Tuesday, November 22, 2005

Romanticizing Culture

One of life's milder amusements is the irony that is the uniformity of non-conformity. Recently, in the wake of the French riots, David Brooks noted (NYT subscription, or check here) that this truth has been globalized with the export of America's not too distant fad of hip-hop thugism, as evidenced by the mimicry of the "disaffected" in Paris' suburbs.

The French gangsta pose is familiar. It is built around the image of the strong, violent hypermacho male, who loudly asserts his dominance and demands respect. The gangsta is a brave, countercultural criminal. He has nothing but rage for the institutions of society: the state and the schools. He shows his own cruel strength by dominating women. It is perhaps no accident that until the riots, the biggest story coming out of these neighborhoods was the rise of astonishing and horrific gang rapes.

In other words, what we are seeing in France will be familiar to anyone who watched gangsta culture rise in this country. You take a population of young men who are oppressed by racism and who face limited opportunities, and you present them with a culture that encourages them to become exactly the sort of people the bigots think they are -- and you call this proud self- assertion and empowerment. You take men who are already suspected by the police because of their color, and you romanticize and encourage criminality so they will be really despised and mistreated. You tell them to defy oppression by embracing self-destruction.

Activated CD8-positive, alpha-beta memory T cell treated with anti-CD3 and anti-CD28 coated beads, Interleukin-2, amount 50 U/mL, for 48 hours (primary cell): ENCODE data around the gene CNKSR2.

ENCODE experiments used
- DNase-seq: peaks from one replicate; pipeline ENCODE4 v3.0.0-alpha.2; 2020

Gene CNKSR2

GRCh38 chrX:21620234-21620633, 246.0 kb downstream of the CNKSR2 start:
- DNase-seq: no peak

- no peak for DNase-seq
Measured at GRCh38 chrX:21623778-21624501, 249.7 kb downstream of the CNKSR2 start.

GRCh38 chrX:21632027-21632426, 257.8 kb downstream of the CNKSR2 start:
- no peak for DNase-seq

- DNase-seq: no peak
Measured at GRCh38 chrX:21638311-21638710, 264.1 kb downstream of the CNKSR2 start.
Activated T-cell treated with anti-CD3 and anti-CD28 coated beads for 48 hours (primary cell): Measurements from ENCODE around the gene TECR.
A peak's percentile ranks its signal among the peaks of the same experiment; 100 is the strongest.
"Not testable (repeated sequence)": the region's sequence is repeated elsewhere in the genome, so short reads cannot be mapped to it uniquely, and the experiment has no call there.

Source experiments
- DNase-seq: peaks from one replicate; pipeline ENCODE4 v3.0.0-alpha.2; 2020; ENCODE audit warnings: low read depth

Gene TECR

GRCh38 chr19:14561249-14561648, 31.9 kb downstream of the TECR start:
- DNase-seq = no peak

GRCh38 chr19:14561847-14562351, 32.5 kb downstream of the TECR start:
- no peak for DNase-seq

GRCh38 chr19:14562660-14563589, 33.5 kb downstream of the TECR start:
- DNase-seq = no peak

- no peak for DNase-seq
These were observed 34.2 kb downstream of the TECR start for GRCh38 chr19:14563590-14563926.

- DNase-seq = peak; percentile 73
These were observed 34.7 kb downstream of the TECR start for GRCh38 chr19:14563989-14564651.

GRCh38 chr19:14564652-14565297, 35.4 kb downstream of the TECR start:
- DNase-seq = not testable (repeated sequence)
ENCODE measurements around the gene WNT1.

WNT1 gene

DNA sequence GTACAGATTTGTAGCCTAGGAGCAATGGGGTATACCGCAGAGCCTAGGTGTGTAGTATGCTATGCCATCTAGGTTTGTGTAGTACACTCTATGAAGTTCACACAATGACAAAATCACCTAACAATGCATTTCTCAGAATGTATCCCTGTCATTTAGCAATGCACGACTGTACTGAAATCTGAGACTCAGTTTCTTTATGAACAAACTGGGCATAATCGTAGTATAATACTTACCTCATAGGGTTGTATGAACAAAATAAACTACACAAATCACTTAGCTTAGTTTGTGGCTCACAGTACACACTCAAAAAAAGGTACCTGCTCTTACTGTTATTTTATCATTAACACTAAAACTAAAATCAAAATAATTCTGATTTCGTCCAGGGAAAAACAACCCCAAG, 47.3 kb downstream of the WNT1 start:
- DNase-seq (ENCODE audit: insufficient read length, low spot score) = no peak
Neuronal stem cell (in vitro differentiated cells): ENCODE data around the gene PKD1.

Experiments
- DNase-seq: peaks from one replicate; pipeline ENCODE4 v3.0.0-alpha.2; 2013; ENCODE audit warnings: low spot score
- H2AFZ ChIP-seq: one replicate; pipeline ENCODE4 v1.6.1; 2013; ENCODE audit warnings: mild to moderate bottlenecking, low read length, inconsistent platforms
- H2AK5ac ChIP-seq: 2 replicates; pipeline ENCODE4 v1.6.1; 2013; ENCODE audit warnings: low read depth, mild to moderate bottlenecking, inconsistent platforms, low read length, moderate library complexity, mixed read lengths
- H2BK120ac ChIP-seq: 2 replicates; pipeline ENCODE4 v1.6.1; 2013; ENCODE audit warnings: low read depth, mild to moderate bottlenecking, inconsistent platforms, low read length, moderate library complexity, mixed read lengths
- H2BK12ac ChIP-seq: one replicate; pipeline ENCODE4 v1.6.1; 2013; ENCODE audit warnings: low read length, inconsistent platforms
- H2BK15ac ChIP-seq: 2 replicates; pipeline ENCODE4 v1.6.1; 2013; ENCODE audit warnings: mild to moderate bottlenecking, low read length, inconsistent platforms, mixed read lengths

OK... I'm not sure I buy his earlier assertion that American countercultural hegemony has always been more powerful than the American cultural hegemony (McDisney) that causes such wailing and grinding of teeth on the continent, but he goes on to twist one too far:

In America, at least, gangsta rap is sort of a game. The gangsta fan ends up in college or law school. But in France, the barriers to ascent are higher. The prejudice is more impermeable, and the labor markets are more rigid. There really is no escape.
I don't know that there were, or are, very many gang-bangers getting out of high school, much less into college. To be sure there are members of America's "high culture" for whom embracing hip-hop is to enter chic-dom. Nevertheless, the conditions from which there is allegedly "no escape" for French gangsta fans applied to their American counterparts a decade ago. We haven't seen an American decline in the extolling of cop killing and gang rape because the lyricists went to law school, but because the culture that spawned them was unsustainable. Contrast this with another group once subjected to impermeable prejudice and fatally rigid labor markets that not only responded with an authentic countercultural movement (no imports, thank you), the Theater of the Word, but one that produced in my estimation the greatest man of the 20th century.

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